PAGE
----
Hacker News new | comments | ask | show | jobs | submit login

Really nice read. Honest, detailed, introspective.

I once did a 10-day silent meditation retreat (Vipassana) that has some similarities to the author's journey. The lack of communication and interaction was even more extreme than just cutting off technology. I found myself bored quite often. But the focused meditation practice helped me find a new state of mental focus that was remarkable. I don't practice meditation anymore so I don't see this benefit daily but I at least know what my mind is capable of.


As someone who struggles with basic meditation, but believe in it for the long haul, I'm curious why you stopped meditate after seeing such insight? Do you have ambition or hope to take it up again? Or do you feel that you don't need to?

Not the poster that you're replying to, but my story is similar. I did my first 10-day Vipassana retreat while on an extended vacation.

Every word GP said feels like it describes my first experience. I had some pretty profound realizations while there and expected that it would be pretty life altering. However I took no care in how I re-entered life and the combination of immediately going back to using phone/computer and traveling around in a third-world country was almost more than I could handle. I felt like I was going crazy adapting back to a stressful world from one where my mind was so calm. I did try to continue meditating, but I found I had nowhere near the concentration I needed to get value from the practice.

But I resolved to try again, so I attended another 10-day retreat trying to apply lessons learned from my first attempt. The second time, I planned in advance to slowly re-integrate myself into my normal life. I booked a hotel room for a few days after the retreat to lock myself away and start adding back distractions one at a time. This worked better and I was able to keep up my meditation routine (1hr in the mornings, 1hr in the evenings) for 2 months after that. But I found that 2hrs/day mediation is pretty qualitatively different from the kind you get at the retreats (more than 8hrs /day). I still think daily meditation is valuable, but given its lesser impact and the distractions and stresses of everyday life, I just sort of fell out of practice and haven't restarted.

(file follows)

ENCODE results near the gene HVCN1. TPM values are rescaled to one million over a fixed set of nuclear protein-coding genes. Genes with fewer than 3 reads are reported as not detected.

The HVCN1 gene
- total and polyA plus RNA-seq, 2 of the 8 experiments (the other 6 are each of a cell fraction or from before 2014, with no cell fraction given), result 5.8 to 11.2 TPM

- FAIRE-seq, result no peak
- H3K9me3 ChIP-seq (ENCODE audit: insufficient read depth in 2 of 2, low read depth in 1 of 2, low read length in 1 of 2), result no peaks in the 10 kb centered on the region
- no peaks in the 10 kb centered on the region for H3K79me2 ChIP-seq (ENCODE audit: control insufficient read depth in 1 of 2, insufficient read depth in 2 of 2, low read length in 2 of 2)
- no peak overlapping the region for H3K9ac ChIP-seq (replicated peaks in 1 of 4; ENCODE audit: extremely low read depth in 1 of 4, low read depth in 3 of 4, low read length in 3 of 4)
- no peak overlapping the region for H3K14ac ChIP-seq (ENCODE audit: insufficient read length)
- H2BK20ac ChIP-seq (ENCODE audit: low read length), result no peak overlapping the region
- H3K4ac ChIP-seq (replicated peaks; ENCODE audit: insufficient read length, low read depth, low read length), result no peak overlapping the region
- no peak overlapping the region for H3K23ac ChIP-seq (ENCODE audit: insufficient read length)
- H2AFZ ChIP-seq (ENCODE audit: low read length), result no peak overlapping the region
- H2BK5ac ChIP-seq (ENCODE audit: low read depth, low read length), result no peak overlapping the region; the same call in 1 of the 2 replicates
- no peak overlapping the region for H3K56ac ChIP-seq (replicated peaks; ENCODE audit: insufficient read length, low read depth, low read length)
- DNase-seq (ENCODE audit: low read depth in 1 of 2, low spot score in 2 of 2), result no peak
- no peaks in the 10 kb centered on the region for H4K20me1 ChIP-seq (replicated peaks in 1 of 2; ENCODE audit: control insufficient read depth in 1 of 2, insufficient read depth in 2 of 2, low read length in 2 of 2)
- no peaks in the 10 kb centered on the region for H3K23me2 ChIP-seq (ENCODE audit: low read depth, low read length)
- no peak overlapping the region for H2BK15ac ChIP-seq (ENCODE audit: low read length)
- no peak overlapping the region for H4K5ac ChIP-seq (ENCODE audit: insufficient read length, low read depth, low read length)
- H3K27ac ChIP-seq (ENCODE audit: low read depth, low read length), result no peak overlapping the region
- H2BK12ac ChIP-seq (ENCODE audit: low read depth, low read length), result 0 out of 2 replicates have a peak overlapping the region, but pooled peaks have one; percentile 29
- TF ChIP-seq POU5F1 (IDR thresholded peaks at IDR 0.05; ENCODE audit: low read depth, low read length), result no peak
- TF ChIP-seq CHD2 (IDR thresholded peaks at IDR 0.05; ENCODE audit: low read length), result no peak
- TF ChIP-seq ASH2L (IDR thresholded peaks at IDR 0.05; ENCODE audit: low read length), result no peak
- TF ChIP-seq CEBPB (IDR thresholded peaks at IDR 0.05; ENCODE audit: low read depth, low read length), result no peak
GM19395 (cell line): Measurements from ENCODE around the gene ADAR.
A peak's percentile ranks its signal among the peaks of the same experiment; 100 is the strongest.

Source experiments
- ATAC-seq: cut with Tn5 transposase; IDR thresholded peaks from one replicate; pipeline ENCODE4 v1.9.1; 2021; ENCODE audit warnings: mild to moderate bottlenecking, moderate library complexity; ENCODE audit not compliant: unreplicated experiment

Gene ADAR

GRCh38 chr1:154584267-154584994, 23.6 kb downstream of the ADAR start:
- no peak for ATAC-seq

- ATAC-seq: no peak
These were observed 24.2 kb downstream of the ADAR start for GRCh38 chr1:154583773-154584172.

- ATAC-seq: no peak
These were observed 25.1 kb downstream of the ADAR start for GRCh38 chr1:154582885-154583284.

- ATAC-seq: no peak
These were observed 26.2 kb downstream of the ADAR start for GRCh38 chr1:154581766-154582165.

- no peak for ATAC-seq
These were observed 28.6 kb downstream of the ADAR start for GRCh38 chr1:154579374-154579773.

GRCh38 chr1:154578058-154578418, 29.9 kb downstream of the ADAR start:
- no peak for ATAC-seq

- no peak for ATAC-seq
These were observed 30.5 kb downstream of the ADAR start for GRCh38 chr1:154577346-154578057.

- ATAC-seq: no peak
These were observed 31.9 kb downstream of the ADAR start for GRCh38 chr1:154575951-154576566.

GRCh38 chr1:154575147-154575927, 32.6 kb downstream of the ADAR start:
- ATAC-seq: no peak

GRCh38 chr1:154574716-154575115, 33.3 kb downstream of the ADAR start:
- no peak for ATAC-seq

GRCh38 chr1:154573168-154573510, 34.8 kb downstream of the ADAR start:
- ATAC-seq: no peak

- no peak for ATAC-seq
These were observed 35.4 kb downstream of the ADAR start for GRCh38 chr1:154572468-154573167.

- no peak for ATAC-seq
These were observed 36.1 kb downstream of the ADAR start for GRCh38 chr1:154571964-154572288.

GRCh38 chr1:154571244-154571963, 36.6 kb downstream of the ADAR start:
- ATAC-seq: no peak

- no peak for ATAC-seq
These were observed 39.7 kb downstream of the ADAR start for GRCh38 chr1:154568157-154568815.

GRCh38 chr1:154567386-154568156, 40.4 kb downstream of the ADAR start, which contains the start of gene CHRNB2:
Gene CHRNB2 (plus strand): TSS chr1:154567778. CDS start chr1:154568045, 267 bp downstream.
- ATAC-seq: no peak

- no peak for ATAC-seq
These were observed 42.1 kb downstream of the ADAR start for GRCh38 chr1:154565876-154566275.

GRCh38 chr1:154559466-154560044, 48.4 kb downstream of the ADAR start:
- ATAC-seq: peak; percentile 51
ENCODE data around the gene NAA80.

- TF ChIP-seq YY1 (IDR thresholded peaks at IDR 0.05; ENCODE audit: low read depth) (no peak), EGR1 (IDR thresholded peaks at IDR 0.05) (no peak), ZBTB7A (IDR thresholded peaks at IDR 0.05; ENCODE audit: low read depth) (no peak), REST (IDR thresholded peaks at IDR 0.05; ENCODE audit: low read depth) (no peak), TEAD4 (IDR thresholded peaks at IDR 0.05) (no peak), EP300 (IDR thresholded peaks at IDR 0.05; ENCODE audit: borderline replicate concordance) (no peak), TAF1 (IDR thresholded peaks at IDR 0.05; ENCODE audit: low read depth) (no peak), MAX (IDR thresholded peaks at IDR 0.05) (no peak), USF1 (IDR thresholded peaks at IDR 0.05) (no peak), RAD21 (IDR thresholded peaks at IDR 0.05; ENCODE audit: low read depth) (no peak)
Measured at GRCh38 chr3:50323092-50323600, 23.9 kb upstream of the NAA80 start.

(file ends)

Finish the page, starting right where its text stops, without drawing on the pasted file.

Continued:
I am hopeful to do more retreats and do better at integrating meditation practice into my everyday life. But, suffice it to say, my first two attempts at that didn't succeed in a way that lasted more than the two months following my second retreat.

Do you have any meditation practice whatsoever? Did you find value in meditating for shorter periods (less time commitment) like 10-20 minutes a day and notice any benefit?

There's lots of shorter meditation apps offering similar times and tout a whole host of benefits.

Sorry for my delayed response. curun1r's reply is also pretty good but my two-cents:

I wanted to see how focused my mind could get so that's why I did Vipassana. The improvement was noticeable but I'm not such a scatter-brain normally that the benefit is worth 2 hrs/day investment.

There are other benefits beyond focus, such as calmness of mind, and likely a higher happiness baseline from realizing you need little to be at peace. I'm fortunate to not have mental health issues and an amazing family so again the benefits to me were not as profound.

I do hope to take it up again, but likely after retirement, or (heaven forbid) there's a dramatic event in my life that increases the value of this technique.

I had a boss once who attended a 10-day silent retreat. He spent about 2-3 hours a day texting and emailing me. I chalked this up to him adhering to the letter of the law but not the spirit.

Applications are open for YC Summer 2019

Guidelines | FAQ | Support | API | Security | Lists | Bookmarklet | Legal | Apply to YC | Contact